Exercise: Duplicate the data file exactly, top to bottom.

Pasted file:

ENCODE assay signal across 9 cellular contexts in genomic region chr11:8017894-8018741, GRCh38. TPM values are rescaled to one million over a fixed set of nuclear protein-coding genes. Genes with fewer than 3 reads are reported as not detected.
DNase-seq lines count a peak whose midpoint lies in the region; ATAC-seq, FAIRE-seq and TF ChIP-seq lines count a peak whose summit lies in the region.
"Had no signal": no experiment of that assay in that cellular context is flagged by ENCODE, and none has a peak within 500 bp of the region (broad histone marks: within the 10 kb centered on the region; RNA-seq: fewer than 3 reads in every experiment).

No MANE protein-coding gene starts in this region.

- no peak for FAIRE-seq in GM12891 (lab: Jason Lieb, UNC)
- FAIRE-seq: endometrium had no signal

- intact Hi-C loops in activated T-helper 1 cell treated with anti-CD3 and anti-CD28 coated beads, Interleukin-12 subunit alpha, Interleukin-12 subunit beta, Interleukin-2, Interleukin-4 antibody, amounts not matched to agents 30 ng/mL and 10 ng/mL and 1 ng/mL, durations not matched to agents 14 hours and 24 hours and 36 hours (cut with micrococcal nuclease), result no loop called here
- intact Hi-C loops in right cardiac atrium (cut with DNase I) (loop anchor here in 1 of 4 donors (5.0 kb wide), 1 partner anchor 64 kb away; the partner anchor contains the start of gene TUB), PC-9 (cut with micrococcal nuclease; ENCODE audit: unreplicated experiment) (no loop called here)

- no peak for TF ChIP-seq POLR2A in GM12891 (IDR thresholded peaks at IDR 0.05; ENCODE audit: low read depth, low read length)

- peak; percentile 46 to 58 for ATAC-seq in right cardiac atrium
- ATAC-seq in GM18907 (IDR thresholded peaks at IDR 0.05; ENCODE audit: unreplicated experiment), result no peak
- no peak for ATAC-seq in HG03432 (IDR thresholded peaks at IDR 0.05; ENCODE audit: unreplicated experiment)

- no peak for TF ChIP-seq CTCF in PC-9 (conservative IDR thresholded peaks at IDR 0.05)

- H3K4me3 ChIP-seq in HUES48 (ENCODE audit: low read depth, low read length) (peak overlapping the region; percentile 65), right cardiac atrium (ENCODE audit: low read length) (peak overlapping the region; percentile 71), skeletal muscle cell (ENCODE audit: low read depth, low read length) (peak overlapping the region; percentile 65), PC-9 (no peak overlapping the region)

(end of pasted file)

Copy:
ENCODE assay signal across 9 cellular contexts in genomic region chr11:8017894-8018741, GRCh38. TPM values are rescaled to one million over a fixed set of nuclear protein-coding genes. Genes with fewer than 3 reads are reported as not detected.
DNase-seq lines count a peak whose midpoint lies in the region; ATAC-seq, FAIRE-seq and TF ChIP-seq lines count a peak whose summit lies in the region.
"Had no signal": no experiment of that assay in that cellular context is flagged by ENCODE, and none has a peak within 500 bp of the region (broad histone marks: within the 10 kb centered on the region; RNA-seq: fewer than 3 reads in every experiment).

No MANE protein-coding gene starts in this region.

- no peak for FAIRE-seq in GM12891 (lab: Jason Lieb, UNC)
- FAIRE-seq: endometrium had no signal

- intact Hi-C loops in activated T-helper 1 cell treated with anti-CD3 and anti-CD28 coated beads, Interleukin-12 subunit alpha, Interleukin-12 subunit beta, Interleukin-2, Interleukin-4 antibody, amounts not matched to agents 30 ng/mL and 10 ng/mL and 1 ng/mL, durations not matched to agents 14 hours and 24 hours and 36 hours (cut with micrococcal nuclease), result no loop called here
- intact Hi-C loops in right cardiac atrium (cut with DNase I) (loop anchor here in 1 of 4 donors (5.0 kb wide), 1 partner anchor 64 kb away; the partner anchor contains the start of gene TUB), PC-9 (cut with micrococcal nuclease; ENCODE audit: unreplicated experiment) (no loop called here)

- no peak for TF ChIP-seq POLR2A in GM12891 (IDR thresholded peaks at IDR 0.05; ENCODE audit: low read depth, low read length)

- peak; percentile 46 to 58 for ATAC-seq in right cardiac atrium
- ATAC-seq in GM18907 (IDR thresholded peaks at IDR 0.05; ENCODE audit: unreplicated experiment), result no peak
- no peak for ATAC-seq in HG03432 (IDR thresholded peaks at IDR 0.05; ENCODE audit: unreplicated experiment)

- no peak for TF ChIP-seq CTCF in PC-9 (conservative IDR thresholded peaks at IDR 0.05)

- H3K4me3 ChIP-seq in HUES48 (ENCODE audit: low read depth, low read length) (peak overlapping the region; percentile 65), right cardiac atrium (ENCODE audit: low read length) (peak overlapping the region; percentile 71), skeletal muscle cell (ENCODE audit: low read depth, low read length) (peak overlapping the region; percentile 65), PC-9 (no peak overlapping the region)